Note: I typed this last night, but before I got the chance to hit "post," Jess's computer went all "me so craaaaaazyyyyyy" and refused to connect to the internet. So, here it is, a day late and a dollar short...
I'm sitting at Jessica's house after my last day at work. I feel like I should be sad, but it's not quite set in yet... it's very much "damn, I have to work tomorrow," when actually, not so much.
I had my farewell party last night - it was attended by exactly half of my remaining Wittenberg friends: Jess and Thorsten. I cooked some typical American food for them - fajitas! And homemade salsa, and chocolate cake. If I can toot my own horn (*toot toot*), it was very delicious. It was a really great time; we had four hours of some intense conversation, punctuated by some quality humor (Thorsten - the nicest guy either of us know in Wittenberg, and probably one of the nicest people EVER - saying "tits and ass," them making fun of me because I think that sliced bell peppers look like sea horses, etc.).
One of the most interesting discussion points was marriage and how the culture of marriage differs in Germany and in the States. For example, it is not uncommon here for couples to simply date for years on end. It is generally a wholly committed relationship, and there may or may not be children involved, but it's not weird if a couple is together for a decade (or more) without tying the knot. However, in the States, it is most unusual if a couple is together for more than three or four years and no wedding bells are ringing in the (albeit possibly distant) future. We decided that Americans get married so young / so quickly because we as a culture are so uptight about sex. Any comments from the peanut gallery?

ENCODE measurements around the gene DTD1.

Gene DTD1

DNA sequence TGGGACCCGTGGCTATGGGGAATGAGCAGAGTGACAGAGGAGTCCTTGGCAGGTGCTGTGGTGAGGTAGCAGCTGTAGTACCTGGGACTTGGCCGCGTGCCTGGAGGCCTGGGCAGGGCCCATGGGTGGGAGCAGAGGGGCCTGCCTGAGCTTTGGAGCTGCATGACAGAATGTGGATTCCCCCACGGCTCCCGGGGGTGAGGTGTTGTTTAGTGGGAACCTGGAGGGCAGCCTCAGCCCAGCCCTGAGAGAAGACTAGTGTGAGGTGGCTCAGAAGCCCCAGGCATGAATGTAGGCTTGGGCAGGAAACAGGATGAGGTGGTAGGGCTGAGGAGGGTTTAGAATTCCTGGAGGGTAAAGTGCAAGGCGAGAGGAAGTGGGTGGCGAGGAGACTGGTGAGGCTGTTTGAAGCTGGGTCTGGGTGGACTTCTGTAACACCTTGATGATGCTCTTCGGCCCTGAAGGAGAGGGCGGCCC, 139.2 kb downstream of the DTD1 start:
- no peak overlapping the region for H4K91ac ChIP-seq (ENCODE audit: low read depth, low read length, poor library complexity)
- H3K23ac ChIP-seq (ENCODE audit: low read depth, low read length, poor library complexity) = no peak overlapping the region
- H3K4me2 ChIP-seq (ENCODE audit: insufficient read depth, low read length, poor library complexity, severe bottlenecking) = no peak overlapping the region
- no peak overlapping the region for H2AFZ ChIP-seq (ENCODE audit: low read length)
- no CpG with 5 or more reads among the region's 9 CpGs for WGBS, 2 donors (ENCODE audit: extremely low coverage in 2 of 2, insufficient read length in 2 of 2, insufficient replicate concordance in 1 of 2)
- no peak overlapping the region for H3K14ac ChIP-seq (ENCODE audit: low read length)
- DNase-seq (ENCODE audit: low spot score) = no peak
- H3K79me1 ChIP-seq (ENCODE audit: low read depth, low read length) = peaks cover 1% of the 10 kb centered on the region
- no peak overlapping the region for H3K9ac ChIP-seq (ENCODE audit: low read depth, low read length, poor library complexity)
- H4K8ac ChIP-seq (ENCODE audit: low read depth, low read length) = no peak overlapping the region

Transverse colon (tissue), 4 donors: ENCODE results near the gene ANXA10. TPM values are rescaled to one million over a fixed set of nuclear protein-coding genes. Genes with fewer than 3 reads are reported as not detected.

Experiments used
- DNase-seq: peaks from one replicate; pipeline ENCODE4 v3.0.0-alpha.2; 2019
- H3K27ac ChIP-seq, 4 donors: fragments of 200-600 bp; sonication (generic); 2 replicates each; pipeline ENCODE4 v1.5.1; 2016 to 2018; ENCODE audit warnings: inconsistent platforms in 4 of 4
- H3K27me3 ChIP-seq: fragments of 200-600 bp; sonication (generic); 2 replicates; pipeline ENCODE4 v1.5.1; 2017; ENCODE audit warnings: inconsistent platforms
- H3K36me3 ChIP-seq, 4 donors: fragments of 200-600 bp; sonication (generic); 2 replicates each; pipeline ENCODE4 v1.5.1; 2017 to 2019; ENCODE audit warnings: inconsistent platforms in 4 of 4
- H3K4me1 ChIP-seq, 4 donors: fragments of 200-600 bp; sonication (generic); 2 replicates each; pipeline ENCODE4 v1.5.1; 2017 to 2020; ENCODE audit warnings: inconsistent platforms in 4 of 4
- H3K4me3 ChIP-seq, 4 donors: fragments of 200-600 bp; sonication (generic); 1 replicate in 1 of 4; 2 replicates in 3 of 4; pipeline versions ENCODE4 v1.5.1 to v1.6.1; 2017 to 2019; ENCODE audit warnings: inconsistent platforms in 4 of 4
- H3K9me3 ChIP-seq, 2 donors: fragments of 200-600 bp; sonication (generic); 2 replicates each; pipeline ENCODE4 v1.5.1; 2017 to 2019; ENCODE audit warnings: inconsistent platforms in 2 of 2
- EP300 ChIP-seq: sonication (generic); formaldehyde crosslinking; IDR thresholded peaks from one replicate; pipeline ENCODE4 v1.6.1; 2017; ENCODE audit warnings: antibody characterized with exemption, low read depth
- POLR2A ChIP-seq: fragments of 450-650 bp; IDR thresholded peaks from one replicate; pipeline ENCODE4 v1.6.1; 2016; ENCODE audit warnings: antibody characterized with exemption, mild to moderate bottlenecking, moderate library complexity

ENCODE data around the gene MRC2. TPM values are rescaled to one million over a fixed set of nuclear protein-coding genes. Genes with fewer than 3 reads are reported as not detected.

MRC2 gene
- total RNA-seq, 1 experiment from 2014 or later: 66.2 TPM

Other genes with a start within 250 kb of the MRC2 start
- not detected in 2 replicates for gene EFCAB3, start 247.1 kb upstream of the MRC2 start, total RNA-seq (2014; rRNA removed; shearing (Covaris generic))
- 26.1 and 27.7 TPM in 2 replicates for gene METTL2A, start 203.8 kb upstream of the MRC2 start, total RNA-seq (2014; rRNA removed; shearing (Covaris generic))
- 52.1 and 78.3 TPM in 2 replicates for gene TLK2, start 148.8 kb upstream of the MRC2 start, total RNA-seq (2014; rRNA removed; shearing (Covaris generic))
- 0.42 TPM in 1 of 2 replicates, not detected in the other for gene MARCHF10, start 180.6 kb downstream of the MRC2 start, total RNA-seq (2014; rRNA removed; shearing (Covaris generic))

Then today was my farewell from work. I took in the rest of my chocolate cake and shared it with the women in my office - they all wanted the recipe - and got some lovely parting gifts: a book (maybe a novel?) about Katharina von Bora, a nice card, and some absolutely beautiful flowers that will be bestown (? is that a word? I've forgotten my Eeeenglish skillz!) upon Jess once I leave. Damn you, customs! I'm popping back into the office on Friday, though, to say a final goodbye to everyone. My hands were full as I was leaving and I couldn't hug anyone, heh heh.
But I think the highlight of my day was an invite to the weekend house of one of my former coworkers. She asked me over for coffee and then for dinner. Needless to say, I ate way too much and I'm writing this entry with a bit of a beer/schnapps buzz! I'm quite fortunate that I got to actually make some friends in my office - it could have been an awful year if I was excluded.
I think I'm still too immersed in my experience to be able to look back and pick out some specific memories. There are entirely too many things I gotta get done before I can actually leave before I can start reflecting, too. You know, close my bank account, de-register from the city, get back my 100 Euro deposit, etc. I need time to a) get home and b) digest my year before I can pop out some great 30-second elevator stories and lessons. So, in case I don't make back to my blog before I go, wish me safe travels on Sunday and then tune into No More Adventures in Deutschland to catch the next part of my journey through life!
Addendum on Thursday: I talked to Sven last night and we were discussing the possibility of the United States changing the Constitution to allow foreign-born citizens (i.e. the Guvernator) to become President. I was all "no way, José," but he (Sven, not José) was pretty insistent. Insistent to the point that we've made a bet: if, in the next ten years, the uncomprehensible becomes comprehensible and Ahnold can run for President, I have to pay to fly Sven to the States. If my faith in the Consitution is true and no such change is made, I get a free trip to visit him, wherever he is. So count down the days til September 1, 2015, cuz I'll have my bags all packed and ready to go ;)